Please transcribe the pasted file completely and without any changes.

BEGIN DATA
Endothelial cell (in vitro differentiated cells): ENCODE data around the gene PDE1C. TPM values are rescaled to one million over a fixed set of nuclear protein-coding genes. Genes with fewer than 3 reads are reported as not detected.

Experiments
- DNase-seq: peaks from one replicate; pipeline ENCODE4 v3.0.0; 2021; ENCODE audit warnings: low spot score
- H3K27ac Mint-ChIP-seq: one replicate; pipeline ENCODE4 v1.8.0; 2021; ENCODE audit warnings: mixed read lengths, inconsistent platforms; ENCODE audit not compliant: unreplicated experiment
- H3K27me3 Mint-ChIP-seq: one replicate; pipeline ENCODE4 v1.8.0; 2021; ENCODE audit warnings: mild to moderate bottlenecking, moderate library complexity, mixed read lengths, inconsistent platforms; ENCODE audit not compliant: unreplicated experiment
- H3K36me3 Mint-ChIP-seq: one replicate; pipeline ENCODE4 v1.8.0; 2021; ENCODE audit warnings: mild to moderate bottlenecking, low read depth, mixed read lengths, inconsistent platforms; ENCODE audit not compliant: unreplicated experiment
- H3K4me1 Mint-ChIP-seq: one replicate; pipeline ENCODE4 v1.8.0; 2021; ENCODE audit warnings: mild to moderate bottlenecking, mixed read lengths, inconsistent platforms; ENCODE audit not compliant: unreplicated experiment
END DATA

Endothelial cell (in vitro differentiated cells): ENCODE data around the gene PDE1C. TPM values are rescaled to one million over a fixed set of nuclear protein-coding genes. Genes with fewer than 3 reads are reported as not detected.

Experiments
- DNase-seq: peaks from one replicate; pipeline ENCODE4 v3.0.0; 2021; ENCODE audit warnings: low spot score
- H3K27ac Mint-ChIP-seq: one replicate; pipeline ENCODE4 v1.8.0; 2021; ENCODE audit warnings: mixed read lengths, inconsistent platforms; ENCODE audit not compliant: unreplicated experiment
- H3K27me3 Mint-ChIP-seq: one replicate; pipeline ENCODE4 v1.8.0; 2021; ENCODE audit warnings: mild to moderate bottlenecking, moderate library complexity, mixed read lengths, inconsistent platforms; ENCODE audit not compliant: unreplicated experiment
- H3K36me3 Mint-ChIP-seq: one replicate; pipeline ENCODE4 v1.8.0; 2021; ENCODE audit warnings: mild to moderate bottlenecking, low read depth, mixed read lengths, inconsistent platforms; ENCODE audit not compliant: unreplicated experiment
- H3K4me1 Mint-ChIP-seq: one replicate; pipeline ENCODE4 v1.8.0; 2021; ENCODE audit warnings: mild to moderate bottlenecking, mixed read lengths, inconsistent platforms; ENCODE audit not compliant: unreplicated experiment